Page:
Previously published work showed a similar impact of stigmatization in mentally ill individuals. One study consistently found stigmatization leading to isolation, anxiety, and poor coping with the disease.30 During follow-up, patients frequently expressed feelings of rejection, self-depreciation, and a weakened “sense of mastery,” feelings that persisted even when the underlying psychiatric problem itself had improved.31–33 In our study, problems with coping were apparent in the high percentage of patients with hepatitis C who expressed a sense of helplessness, loss of control, and the prospect of a bleak future. The parallels between patients with very different illnesses points to stigmatization as an important contributor to such difficulties in adjusting to life with and treatment of a disease.
We also found a correlation between stigmatization and problems in the professional lives of patients, further increasing the burden of the disease. While little is known about the likelihood of discrimination in patients with chronic liver disease, prior studies have demonstrated a relationship between popular conceptions of a disease and problems patients encounter in the professional sphere.34,35
In addition, many individuals spoke of significant problems within the private sphere. Estrangement from family was associated with a decrease in social support, thereby potentially further interfering with their ability to cope with the disease. Similar results were found in studies of patients with HIV/AIDS and tuberculosis, where patients expressed the feeling of being shunned by those to whom they felt closest.36,37 Such experiences result in adverse effects on well-being, as expressed by many of the patients interviewed here or as reported in the literature.38
While hepatitis C plays an important role in triggering fears and concerns, psychosocial problems may, in some individuals, result from preexisting personality traits that can lead to risk-taking behavior and which may have resulted in the acquisition of hepatitis C.39 However, the likelihood of experiencing stigmatization did not correlate with differences in the mode of acquisition, indicating that emotional problems cannot be simply explained by drug abuse and the associated personality and psychosocial problems. Rather, such feelings were more clearly associated with negative stereotyping, as we noted significant differences in all of these topics between those who did experience stigmatization compared to those who did not.
Interestingly, women were more likely to report stigmatization than men. Very little is known about the influence of gender on the likelihood of negative stereotyping. Studies with disfiguring diseases, such as leprosy, suggest that the distorted body image increases the perceived or actual frequency of stigmatizing experiences.14,40 The acquisition of a potentially contagious disease violates the image of women and mothers as protectors of innocent and helpless infants, thereby marginalizing female patients with HIV or other infections.15,41 More studies are required to determine whether and how patients’ sex affects social interactions between patients and their environment.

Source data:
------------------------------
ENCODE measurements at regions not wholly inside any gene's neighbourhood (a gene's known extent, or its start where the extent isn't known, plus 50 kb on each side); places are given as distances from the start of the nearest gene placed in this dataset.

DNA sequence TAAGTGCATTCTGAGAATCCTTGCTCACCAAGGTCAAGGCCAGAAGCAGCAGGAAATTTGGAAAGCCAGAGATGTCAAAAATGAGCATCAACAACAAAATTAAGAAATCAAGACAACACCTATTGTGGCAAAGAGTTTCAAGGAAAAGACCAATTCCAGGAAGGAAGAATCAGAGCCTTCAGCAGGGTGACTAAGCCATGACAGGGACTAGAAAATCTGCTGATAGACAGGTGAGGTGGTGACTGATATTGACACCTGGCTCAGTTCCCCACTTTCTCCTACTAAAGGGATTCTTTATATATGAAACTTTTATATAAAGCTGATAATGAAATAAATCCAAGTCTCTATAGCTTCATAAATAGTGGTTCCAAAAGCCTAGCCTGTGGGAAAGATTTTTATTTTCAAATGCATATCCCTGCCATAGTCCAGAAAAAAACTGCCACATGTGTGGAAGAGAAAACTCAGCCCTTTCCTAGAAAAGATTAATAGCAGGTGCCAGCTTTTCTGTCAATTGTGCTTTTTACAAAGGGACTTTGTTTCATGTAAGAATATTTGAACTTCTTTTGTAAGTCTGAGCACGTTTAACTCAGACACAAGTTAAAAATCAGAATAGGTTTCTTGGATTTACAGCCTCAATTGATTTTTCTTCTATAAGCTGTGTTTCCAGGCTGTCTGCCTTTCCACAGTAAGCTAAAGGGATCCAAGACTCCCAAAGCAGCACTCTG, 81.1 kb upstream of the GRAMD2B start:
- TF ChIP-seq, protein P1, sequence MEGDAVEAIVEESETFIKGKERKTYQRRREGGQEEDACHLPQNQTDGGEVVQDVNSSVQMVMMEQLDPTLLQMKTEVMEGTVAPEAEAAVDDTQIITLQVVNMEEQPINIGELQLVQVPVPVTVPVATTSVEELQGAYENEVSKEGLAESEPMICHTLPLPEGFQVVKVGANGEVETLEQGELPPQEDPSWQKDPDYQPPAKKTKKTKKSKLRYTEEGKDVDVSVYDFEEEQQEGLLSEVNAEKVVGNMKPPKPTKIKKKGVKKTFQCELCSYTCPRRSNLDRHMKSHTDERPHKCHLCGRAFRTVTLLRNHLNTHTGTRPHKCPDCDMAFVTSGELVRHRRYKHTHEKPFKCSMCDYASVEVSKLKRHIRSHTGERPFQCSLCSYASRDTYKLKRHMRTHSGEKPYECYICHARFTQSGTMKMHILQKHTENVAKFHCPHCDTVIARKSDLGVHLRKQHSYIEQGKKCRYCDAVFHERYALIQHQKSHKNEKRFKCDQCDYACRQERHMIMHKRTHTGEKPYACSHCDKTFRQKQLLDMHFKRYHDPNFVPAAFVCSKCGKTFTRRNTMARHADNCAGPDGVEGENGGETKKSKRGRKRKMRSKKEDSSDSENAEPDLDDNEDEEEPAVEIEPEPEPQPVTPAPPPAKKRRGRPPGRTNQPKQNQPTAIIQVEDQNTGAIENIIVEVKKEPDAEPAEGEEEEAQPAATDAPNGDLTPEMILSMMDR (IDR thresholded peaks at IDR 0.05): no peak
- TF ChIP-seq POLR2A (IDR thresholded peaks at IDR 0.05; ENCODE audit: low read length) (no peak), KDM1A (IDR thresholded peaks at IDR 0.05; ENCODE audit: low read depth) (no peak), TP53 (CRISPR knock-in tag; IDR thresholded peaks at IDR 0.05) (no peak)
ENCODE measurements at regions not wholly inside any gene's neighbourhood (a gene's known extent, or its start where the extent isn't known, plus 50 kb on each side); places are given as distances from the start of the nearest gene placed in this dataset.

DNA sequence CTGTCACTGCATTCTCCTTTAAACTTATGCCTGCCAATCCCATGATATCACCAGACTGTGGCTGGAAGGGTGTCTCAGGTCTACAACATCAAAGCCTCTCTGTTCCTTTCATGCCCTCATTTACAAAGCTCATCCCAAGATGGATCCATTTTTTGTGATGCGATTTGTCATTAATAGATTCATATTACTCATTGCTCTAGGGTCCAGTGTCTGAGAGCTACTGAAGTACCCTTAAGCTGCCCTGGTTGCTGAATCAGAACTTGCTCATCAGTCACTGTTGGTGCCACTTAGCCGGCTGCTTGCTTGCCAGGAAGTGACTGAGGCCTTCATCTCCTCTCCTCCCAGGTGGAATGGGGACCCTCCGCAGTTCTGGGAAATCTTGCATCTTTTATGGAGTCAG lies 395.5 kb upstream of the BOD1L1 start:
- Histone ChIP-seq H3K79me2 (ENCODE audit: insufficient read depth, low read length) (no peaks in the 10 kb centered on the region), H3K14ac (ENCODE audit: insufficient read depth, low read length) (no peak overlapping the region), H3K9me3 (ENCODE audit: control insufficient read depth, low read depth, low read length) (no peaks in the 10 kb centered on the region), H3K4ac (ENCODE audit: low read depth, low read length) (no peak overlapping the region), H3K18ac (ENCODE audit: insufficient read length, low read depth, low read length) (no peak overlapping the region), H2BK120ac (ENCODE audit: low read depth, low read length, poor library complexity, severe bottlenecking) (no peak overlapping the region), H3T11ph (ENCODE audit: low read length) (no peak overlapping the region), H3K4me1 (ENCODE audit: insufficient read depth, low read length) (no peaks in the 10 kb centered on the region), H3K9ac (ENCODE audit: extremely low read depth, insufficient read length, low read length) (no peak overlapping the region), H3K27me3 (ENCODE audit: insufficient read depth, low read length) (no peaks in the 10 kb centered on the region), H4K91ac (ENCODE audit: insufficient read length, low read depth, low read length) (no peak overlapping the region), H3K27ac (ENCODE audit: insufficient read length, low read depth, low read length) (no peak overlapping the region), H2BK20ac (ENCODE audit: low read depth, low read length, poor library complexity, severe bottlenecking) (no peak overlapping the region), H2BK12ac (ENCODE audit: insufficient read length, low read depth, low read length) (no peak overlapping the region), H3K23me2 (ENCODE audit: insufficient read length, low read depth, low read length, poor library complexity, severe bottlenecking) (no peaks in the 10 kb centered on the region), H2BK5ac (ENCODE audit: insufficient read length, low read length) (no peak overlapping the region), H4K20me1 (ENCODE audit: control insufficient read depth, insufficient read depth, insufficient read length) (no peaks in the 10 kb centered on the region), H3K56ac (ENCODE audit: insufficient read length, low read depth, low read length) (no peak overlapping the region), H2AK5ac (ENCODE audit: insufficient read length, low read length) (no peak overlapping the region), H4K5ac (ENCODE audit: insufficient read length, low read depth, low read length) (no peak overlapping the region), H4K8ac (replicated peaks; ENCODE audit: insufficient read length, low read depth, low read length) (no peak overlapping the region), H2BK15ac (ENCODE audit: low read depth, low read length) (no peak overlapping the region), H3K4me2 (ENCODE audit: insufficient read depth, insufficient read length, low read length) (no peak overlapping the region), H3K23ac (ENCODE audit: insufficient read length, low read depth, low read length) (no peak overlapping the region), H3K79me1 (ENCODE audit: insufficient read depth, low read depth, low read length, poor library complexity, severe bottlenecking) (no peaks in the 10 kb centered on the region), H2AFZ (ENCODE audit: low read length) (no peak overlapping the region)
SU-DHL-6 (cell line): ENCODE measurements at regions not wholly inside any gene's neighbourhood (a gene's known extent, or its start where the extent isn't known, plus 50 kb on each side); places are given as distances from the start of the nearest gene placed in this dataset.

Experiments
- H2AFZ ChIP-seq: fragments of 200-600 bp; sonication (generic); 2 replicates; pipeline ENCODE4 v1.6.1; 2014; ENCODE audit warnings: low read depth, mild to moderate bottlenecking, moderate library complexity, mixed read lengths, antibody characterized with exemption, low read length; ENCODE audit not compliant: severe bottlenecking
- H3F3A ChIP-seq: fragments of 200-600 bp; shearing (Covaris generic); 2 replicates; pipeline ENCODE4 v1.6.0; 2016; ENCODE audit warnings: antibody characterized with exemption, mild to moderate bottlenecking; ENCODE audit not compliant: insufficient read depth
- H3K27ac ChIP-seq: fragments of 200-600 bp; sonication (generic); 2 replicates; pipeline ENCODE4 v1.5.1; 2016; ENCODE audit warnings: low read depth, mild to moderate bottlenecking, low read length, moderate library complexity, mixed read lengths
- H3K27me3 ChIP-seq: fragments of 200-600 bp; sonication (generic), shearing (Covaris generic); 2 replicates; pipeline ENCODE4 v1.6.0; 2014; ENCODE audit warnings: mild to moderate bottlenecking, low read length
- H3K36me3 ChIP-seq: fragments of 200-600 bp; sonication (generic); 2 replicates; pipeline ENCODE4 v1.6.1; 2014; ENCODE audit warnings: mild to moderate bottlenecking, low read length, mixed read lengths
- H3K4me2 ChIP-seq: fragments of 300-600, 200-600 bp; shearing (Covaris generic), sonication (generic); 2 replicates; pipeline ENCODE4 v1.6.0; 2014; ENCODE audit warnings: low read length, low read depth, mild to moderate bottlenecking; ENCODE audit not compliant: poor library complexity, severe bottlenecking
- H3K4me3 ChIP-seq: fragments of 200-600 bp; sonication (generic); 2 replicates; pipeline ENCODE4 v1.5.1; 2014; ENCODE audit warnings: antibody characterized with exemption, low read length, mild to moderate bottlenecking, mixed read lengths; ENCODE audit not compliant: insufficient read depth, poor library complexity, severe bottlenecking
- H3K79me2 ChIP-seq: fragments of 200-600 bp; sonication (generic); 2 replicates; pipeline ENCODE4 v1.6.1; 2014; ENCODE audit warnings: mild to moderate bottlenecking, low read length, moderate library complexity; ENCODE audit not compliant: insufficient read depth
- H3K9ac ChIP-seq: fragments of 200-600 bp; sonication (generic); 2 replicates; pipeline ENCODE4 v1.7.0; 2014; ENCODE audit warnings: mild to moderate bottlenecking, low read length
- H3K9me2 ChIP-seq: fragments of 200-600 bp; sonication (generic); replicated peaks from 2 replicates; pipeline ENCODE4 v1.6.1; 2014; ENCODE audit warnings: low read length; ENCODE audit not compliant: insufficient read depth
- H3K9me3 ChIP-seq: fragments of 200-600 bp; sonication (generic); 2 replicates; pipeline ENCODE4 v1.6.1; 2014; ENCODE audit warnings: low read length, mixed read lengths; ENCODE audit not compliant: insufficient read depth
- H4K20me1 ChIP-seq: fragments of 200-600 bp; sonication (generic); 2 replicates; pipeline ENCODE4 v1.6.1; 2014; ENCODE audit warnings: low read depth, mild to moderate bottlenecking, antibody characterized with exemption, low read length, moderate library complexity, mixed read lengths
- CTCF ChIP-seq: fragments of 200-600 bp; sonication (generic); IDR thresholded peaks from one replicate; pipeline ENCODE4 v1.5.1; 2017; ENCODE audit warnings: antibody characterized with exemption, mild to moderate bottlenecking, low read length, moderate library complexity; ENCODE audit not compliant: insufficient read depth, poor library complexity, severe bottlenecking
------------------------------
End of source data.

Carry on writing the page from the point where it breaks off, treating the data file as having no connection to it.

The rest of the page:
Stigmatization not only affects the individual, it also directly impacts the treatment of the disease. Health care workers are not immune to prejudicial views related to disease. Therefore, stereotyping can function as a significant barrier to treatment.42 As a result of such experiences, individuals may resort to secrecy in an attempt to avoid the label of a disease.43 Such secrecy, in turn, may result in further withdrawal and social isolation or may prevent individuals from seeking medical help.44
The study relied on information abstracted from lengthy patient interviews. While this process is a potential source of bias, we controlled for the quality of these data by using intercoder reliability measures and correlating the qualitative and quantitative results. The sample size and these internal and external validity checks allow conclusions that go beyond those obtained by many other studies relying on such extensive interviews. The patients included are representative of the patient population with hepatitis C seen at a tertiary referral center in the more rural Midwest. However, additional investigations are needed to determine whether patients in metropolitan areas or ethnically more diverse regions similarly experience stigmatization. It is conceivable that a referral center attracts a disproportionate fraction of patients with psychosocial problems who are willing to travel longer distances for their medical care. Yet interestingly, neither the size of the town of origin nor the distance to the University of Iowa correlated with the experience of stigmatization. These results and the importance of the University of Iowa Health Care as the main provider of specialized antiviral therapy in this patient population within the region argue against significant distortion resulting from referral bias.
More than half of the patients experienced stigmatization. This key finding clearly highlights the need to discuss such problems with patients and their families. Our results also demonstrate the need for broad-based educational efforts to increase the popular understanding of diseases associated with pejorative stereotypes. These efforts should include health care providers, who may also be affected in their judgment by widespread misconceptions about illnesses such as hepatitis C. Additional studies using qualitative methods or surveys will be needed to determine whether a similar prevalence of stigmatizing experiences can be found in patients attending other specialty or primary care clinics. Moreover, it will be important to assess whether supportive and educational interventions can lessen the emotional burden associated with the disease and improve the quality of life of patients.